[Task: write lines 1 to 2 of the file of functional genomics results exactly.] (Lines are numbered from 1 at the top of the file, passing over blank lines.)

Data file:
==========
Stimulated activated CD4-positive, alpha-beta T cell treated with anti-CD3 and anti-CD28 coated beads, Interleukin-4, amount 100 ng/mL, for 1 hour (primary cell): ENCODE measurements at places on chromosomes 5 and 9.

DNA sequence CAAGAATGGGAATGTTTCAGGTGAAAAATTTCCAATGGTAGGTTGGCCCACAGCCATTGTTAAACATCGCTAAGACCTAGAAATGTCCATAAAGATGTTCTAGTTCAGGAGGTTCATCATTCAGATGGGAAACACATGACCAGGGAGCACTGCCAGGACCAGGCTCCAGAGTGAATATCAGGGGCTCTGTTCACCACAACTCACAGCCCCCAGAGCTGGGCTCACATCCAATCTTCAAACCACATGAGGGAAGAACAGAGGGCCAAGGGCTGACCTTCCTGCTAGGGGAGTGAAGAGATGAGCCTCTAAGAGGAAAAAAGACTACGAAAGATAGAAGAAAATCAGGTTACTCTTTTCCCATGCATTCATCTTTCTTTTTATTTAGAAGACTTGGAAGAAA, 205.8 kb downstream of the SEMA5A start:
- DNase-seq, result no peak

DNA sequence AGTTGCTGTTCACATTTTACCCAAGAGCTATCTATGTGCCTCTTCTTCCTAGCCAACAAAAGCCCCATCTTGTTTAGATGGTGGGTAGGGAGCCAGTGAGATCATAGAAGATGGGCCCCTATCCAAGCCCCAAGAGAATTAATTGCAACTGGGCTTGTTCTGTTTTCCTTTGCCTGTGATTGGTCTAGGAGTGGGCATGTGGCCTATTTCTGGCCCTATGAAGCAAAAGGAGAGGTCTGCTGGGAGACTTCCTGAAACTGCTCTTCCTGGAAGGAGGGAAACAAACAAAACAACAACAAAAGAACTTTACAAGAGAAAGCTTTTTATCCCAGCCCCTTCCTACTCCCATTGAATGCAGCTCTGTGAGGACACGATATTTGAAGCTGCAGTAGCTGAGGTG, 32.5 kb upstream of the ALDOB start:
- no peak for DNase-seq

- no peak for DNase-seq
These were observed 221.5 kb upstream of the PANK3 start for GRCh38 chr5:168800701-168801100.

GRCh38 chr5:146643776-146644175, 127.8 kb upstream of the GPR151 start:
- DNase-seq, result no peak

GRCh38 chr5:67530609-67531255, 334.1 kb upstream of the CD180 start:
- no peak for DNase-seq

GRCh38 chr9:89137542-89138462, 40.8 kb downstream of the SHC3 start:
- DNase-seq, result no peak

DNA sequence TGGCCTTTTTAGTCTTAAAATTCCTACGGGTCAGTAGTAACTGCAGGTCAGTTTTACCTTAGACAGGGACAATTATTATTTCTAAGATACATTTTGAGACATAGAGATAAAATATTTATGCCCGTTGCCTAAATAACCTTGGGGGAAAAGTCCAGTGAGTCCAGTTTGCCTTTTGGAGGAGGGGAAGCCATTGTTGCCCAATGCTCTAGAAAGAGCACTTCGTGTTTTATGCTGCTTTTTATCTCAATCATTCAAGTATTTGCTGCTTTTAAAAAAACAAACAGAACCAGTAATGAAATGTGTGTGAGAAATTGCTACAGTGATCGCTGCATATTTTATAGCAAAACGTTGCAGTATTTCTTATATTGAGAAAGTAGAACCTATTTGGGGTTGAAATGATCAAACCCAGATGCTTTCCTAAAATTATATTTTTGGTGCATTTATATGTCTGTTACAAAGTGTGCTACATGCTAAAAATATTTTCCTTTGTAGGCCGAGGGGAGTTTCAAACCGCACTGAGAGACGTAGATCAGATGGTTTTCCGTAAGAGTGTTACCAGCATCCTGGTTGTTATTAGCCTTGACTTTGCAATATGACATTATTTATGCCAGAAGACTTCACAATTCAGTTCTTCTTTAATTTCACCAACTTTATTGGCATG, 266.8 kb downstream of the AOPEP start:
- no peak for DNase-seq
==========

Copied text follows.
Stimulated activated CD4-positive, alpha-beta T cell treated with anti-CD3 and anti-CD28 coated beads, Interleukin-4, amount 100 ng/mL, for 1 hour (primary cell): ENCODE measurements at places on chromosomes 5 and 9.

DNA sequence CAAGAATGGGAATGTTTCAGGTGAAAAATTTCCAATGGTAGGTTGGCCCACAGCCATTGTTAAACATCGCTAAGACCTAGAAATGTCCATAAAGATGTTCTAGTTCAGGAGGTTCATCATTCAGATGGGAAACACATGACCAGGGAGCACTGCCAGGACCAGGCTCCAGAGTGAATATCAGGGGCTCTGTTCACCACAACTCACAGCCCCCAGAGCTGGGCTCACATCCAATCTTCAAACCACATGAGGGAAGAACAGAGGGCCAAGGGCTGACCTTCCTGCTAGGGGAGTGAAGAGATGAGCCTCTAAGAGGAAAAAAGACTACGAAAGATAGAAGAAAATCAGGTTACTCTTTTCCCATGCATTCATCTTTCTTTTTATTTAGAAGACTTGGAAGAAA, 205.8 kb downstream of the SEMA5A start: